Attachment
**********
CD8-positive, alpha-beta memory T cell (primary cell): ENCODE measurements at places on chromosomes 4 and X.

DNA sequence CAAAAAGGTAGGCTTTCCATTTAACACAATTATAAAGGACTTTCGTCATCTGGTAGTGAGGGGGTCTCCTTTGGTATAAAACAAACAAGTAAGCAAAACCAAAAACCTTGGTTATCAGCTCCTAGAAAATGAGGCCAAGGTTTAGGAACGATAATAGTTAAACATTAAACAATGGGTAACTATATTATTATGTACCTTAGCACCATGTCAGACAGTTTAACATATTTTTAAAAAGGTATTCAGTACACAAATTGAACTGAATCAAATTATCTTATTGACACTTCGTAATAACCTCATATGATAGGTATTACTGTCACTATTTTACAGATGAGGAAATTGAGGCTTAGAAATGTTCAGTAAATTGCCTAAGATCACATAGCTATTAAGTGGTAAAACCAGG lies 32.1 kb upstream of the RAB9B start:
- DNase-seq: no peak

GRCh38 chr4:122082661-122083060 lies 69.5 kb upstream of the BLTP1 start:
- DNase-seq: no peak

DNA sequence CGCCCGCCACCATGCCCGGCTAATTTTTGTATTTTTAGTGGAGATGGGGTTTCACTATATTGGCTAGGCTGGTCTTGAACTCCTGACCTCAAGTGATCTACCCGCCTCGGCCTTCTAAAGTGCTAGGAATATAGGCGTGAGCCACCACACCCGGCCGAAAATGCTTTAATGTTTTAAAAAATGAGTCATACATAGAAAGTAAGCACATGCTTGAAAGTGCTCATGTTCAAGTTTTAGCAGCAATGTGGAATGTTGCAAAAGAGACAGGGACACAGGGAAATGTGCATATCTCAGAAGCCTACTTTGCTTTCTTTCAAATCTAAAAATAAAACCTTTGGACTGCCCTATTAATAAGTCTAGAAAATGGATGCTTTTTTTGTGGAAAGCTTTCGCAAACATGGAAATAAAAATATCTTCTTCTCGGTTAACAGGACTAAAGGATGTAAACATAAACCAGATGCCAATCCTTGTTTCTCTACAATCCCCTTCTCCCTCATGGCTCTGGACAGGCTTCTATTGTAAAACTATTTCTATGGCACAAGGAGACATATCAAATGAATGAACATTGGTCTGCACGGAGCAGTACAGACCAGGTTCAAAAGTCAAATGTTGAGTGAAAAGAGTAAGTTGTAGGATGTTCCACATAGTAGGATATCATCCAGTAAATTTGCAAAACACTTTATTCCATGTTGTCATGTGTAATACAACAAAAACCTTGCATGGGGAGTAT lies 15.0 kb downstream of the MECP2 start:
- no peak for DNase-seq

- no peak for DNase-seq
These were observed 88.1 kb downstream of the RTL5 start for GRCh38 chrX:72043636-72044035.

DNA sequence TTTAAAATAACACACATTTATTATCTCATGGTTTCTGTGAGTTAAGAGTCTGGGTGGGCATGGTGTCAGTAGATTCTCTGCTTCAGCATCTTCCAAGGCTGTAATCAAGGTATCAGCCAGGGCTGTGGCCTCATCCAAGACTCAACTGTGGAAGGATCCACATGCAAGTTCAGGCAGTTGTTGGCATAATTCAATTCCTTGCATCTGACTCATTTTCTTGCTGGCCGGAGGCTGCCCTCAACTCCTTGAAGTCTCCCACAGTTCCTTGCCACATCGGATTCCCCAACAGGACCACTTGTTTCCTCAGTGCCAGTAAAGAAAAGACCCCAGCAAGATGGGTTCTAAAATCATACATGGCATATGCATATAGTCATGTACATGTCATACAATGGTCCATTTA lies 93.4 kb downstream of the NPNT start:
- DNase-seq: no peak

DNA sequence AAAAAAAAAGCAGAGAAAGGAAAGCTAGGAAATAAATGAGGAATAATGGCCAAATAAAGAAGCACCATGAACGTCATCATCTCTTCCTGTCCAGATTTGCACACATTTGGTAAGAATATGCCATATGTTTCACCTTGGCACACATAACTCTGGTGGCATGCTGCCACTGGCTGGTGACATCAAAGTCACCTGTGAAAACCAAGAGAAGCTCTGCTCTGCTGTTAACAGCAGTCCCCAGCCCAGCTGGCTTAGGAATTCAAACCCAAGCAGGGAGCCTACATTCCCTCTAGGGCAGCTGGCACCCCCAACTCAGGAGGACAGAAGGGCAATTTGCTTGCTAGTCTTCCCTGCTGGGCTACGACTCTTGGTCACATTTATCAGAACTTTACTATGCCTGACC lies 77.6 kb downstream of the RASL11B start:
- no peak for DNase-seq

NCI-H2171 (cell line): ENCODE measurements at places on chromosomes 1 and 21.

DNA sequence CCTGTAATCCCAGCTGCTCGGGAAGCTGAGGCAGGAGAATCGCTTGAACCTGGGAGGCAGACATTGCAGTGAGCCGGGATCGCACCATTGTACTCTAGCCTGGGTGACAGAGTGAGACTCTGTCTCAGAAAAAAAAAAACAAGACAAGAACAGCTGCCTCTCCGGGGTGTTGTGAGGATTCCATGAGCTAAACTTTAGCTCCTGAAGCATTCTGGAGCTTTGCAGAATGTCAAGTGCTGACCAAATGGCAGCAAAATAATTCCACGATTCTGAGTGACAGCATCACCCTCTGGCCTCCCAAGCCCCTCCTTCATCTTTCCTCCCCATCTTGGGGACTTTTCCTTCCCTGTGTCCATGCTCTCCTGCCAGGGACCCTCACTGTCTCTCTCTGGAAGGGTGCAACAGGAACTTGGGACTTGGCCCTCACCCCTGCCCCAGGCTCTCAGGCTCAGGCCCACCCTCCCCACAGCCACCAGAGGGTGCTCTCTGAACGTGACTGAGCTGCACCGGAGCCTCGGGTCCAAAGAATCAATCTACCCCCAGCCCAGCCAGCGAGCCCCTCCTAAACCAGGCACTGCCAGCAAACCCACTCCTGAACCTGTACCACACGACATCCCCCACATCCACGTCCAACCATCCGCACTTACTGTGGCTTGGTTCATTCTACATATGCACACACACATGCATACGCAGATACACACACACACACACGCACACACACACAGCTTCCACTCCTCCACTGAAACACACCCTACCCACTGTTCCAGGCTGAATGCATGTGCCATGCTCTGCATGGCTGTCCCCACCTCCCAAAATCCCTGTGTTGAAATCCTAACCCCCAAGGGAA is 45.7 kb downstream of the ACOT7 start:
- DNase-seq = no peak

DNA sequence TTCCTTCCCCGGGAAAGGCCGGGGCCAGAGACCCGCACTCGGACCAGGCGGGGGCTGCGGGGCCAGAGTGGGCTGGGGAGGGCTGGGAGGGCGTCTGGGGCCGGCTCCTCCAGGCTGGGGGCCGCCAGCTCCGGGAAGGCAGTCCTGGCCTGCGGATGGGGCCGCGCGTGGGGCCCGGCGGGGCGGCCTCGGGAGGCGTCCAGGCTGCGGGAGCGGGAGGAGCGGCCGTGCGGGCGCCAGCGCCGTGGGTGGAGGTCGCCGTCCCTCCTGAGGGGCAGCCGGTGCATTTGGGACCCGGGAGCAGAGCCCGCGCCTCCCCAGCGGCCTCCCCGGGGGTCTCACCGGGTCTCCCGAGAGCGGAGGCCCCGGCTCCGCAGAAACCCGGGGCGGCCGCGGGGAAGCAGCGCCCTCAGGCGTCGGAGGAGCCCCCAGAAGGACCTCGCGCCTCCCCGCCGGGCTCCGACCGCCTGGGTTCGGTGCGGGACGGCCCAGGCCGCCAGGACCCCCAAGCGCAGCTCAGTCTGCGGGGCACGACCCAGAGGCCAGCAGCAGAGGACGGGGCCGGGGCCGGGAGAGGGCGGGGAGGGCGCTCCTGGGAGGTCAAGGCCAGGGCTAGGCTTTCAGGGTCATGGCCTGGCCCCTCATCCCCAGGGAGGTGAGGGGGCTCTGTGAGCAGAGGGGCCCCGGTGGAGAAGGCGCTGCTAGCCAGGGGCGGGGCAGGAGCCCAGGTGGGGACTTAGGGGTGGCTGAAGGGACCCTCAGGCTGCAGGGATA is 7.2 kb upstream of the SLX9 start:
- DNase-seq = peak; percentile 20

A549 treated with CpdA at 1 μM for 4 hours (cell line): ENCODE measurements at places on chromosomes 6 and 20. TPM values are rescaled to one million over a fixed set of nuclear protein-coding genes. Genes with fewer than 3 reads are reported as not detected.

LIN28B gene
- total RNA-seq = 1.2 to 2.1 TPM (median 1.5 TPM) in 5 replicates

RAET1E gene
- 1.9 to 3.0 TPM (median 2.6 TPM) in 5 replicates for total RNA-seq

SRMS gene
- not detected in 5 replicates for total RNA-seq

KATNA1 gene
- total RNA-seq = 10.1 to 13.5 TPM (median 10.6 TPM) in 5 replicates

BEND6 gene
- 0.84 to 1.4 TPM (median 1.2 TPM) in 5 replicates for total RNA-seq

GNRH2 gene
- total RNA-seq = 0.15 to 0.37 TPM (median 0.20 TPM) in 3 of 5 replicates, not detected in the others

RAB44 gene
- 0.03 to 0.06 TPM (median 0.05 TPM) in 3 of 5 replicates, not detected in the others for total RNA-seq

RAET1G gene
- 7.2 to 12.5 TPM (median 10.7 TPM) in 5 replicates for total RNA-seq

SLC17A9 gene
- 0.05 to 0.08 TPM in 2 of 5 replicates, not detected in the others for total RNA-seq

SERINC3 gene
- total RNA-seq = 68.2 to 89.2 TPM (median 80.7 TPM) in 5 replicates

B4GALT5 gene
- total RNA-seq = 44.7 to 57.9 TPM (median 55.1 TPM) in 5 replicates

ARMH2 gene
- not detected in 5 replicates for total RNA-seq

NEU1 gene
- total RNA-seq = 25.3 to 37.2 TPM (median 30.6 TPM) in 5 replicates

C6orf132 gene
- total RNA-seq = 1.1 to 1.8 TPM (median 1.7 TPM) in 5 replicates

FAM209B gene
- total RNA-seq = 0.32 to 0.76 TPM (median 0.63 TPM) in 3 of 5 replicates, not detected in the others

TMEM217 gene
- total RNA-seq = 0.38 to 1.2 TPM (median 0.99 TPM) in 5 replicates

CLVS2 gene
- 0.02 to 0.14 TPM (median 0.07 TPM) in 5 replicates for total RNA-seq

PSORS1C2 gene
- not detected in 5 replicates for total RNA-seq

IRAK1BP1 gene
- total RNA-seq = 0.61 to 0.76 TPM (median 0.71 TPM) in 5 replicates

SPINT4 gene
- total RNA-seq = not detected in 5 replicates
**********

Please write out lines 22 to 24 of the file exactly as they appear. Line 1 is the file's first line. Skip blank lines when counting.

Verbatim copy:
RAET1E gene
- 1.9 to 3.0 TPM (median 2.6 TPM) in 5 replicates for total RNA-seq

SRMS gene